Tuesday, February 15, 2011

I Don't Know Jack

My husband and I watched You Don't Know Jack over the weekend. Apparently it was an HBO special in 2010 that I heard about watching the Golden Globes earlier in the year. Al Pacino plays Jack Kevorkian. I think they would have had to try pretty hard to make this a bad film because the topics of doctor assisted suicide and euthanasia are complicated and intriguing.

On the one hand, if you are in constant agony and have no quality of life left and there is no chance or improvement it seems humane to allow that person a choice in how they die. Inmates sentenced to death often get a choice in how they die. We find it humane to end the suffering of animals when nothing more can be done. It makes sense on many levels.

On the other hand, something feels wrong about it. Most of our lives we spend fighting for life. We fight against diseases, we try to control the dangers around us, if someone or something threatens our lives we instinctively fight against it. Suicide is so contrary to that. But there is no shortage of serious, seemingly insurmountable mental and physical challenges. I've certainly had deeply dark days, as I'm sure all of you have as well. Still I find it so hard to imagine choosing to end my life before my body or someone else's body imposes it on me. But that doesn't necessarily mean others shouldn't be able to come to a different conclusion and be able to carry out their decision under the safety and supervision of a caring doctor. But then I think about all the shitty doctors I've run into in my life and I can't help but be kind of fearful about what that means for physician assisted suicide. But that could be applied to anything, Shitty doctors can perform surgeries poorly but that doesn't mean none of us should ever have surgery.

I also wonder if allowing this sort of thing could become a slippery slope. One of the arguments against Jack's methods in the film was that it could become a cost cutting measure instead of intended purpose of being a humane and dignified end to life. What if doctors were inclined to identify someone as being terminal and start pushing these sorts of life ending options. It would save a great deal of money if someone were to choose death over life. Those with means and strong family support could easily prevent this from happening to them, but what about all the people with neither. The people who don't have access to preventive care and can't pay the ER bills they incur. It would be naive to believe this wouldn't impact those living in poverty differently than it would impact the wealthy. Plus, doctors simply can't always know for certain who can recover from what.

But shouldn't we be allowed to choose to save that money, just as we are allowed to choose whether or not we want to be resuscitated or put on life support if anything should happen. It seems sort of arbitrary that we are allowed to make that life ending choice but not the other. Abortion is legal, is that really all that different? Just because technology and modern medicine can keep us artificially alive doesn't mean that it is always the right thing to do. Or is it? Should we always do what we can?

It can't be wrong to let people die who are dying, can it?. No matter what we do, we are all going to die eventually. It is just as natural as breathing. These issues are so complicated. The toughest part about choosing a side is that both sides are right and both sides are wrong - so nether side is right and neither side is wrong. How can we ever possibly expect the courts or the legislature to regulate this.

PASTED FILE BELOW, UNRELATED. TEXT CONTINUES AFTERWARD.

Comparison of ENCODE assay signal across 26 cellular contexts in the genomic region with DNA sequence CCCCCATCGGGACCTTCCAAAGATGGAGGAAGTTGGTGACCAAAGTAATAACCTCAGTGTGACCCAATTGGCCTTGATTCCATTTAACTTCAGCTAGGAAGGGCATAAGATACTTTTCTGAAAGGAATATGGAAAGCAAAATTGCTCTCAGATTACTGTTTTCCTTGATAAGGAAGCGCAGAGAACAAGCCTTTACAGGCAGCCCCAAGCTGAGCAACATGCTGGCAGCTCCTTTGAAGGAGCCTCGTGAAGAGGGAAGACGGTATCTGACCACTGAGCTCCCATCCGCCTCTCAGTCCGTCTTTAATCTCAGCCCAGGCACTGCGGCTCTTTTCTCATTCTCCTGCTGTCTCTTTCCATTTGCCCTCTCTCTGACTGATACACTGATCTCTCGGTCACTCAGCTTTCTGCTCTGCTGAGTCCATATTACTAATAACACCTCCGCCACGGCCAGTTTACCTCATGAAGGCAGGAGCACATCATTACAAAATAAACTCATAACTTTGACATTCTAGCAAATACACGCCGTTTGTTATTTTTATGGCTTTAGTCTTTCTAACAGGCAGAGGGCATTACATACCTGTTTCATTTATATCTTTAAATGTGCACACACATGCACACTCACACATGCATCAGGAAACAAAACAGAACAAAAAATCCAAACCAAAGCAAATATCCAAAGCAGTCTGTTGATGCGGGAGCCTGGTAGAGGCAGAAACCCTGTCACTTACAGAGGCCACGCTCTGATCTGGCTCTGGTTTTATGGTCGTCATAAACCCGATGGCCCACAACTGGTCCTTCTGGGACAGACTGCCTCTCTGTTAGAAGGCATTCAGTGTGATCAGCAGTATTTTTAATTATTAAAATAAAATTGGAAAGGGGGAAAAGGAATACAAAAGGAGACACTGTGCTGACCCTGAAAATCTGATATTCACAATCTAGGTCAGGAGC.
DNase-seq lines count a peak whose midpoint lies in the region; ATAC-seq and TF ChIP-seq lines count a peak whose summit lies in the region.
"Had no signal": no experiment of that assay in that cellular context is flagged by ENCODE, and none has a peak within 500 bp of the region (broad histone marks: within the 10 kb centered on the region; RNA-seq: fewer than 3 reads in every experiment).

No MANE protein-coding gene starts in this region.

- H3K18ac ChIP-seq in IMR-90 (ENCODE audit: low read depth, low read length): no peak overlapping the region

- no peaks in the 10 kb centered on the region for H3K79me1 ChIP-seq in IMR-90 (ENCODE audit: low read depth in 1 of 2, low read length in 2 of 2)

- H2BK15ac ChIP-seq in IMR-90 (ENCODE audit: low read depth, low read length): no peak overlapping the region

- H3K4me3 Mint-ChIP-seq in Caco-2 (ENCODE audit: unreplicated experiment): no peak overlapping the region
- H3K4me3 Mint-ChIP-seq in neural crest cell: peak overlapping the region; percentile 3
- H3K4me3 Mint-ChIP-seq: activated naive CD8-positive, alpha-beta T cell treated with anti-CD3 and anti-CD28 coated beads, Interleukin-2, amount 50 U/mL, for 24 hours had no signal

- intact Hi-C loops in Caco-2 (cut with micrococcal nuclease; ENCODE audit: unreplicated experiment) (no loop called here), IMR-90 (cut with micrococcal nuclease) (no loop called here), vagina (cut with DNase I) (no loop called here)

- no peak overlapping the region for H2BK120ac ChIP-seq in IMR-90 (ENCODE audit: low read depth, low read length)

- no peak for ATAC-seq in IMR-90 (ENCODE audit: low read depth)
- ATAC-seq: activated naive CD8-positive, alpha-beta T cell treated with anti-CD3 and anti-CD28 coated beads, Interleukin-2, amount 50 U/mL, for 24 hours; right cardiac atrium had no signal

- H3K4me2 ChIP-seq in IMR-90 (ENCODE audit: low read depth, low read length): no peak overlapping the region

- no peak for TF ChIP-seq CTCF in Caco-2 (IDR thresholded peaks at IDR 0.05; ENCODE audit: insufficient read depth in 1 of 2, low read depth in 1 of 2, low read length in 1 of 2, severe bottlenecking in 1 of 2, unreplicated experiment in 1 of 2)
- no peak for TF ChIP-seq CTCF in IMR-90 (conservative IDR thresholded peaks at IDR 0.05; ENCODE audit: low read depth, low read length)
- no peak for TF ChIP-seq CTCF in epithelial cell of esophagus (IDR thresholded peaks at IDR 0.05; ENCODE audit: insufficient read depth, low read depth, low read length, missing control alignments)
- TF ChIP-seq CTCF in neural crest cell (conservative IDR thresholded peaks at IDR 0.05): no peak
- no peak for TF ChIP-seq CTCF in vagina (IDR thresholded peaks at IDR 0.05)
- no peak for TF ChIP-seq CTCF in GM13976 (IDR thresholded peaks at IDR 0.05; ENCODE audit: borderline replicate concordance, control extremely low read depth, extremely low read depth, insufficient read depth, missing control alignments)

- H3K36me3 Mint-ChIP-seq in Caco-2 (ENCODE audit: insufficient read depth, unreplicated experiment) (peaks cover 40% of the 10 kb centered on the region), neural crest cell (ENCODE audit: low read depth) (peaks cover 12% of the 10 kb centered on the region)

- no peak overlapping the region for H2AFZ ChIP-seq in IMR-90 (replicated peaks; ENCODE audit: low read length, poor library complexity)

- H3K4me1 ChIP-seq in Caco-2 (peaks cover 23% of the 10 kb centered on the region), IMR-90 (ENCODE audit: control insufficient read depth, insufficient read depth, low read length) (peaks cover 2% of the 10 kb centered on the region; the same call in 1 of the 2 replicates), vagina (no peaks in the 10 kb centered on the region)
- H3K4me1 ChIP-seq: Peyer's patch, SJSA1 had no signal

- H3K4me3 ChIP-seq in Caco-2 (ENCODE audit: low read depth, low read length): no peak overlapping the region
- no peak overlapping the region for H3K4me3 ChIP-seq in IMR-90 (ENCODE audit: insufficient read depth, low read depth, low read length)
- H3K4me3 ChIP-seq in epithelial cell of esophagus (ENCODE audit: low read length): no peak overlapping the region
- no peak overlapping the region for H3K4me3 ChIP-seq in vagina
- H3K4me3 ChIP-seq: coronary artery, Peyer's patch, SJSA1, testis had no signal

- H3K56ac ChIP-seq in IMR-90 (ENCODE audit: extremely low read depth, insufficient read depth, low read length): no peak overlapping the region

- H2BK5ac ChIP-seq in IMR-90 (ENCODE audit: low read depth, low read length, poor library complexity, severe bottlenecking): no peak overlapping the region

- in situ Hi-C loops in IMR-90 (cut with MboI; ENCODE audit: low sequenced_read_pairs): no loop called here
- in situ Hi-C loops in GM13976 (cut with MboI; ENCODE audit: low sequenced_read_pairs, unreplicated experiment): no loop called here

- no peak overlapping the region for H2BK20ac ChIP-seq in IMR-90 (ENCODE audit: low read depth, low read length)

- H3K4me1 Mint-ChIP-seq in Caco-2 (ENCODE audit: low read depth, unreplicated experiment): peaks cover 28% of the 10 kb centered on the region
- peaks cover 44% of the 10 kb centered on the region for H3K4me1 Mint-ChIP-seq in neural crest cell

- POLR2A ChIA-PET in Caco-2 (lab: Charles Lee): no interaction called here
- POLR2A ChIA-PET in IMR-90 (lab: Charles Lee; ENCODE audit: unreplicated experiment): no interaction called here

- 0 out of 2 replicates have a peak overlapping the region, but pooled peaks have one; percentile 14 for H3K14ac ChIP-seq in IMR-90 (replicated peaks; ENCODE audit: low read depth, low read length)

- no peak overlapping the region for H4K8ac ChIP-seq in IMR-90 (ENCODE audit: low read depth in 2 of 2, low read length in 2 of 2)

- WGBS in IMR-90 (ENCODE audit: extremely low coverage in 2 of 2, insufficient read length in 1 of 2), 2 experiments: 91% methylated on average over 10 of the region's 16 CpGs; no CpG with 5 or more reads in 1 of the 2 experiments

I don't have the answers but the discussion is fascinating. Have you seen the movie? What do you think of all of this?


  1. This sounds like a movie I will have to watch. My dad wished he could visit 'Doctor Death'. It was extremely difficult watching him struggle day in and day out. I think it should be a personal choice. I don't think it's fair for anyone else to tell you that basically, you have to live in chronic pain, or not being able to breathe well. What's so wrong in wanting a quiet, comfortable death?

  2. I believe people have the right to life.

    People choose everyday to die when they sign a DNR (Do Not Resuscitate order)...and when they sign a living will stating they don't want to be artificially kept alive and want fluids and feedings witheld. (My grandfather for instance)

    Now I have limitations on what I believe is right. For instance...I cannot justify a woman coming in claiming she had 5 elective abortions because she is too stupid and irresponsible to use birth control. However, I have witnessed a mentally challenged child give birth to a baby as a product of rape from a family member. Yes, we have 11 and 12 year olds having babies at my hospital...I can in that case...justify termination.

    Another fine line for me in the medical field is a Code Blue. I have fought for hours to keep a mother or a baby alive...saying to myself at some point...when are we going to stop? As much as we want to save them...sometimes letting them go seems like a better choice...I would not want my child nor myself nor Jesse to be kept alive brain dead on a ventilator for years and years never to wake up...something else I have been witness to.

    Again....MY OPINIONS!

    Such a touchy subject.

    And yes...if I was terminally ill and suffering...I'd want a lethal dose of morphine to ease me to sleep...and out of misery.

  3. I haven't seen the movie. However, best always to have an updated living will around for when you can't speak for yourself!

    I'm not an extreme measures type of gal, but there are occassions where you can be on life support for quite awhile and still come out of it. Not sure where I would stand for euthanasia. Knew a gal in Oklahoma that grew up neighbors to the Kevorkians in some other state and said he was a very kind man.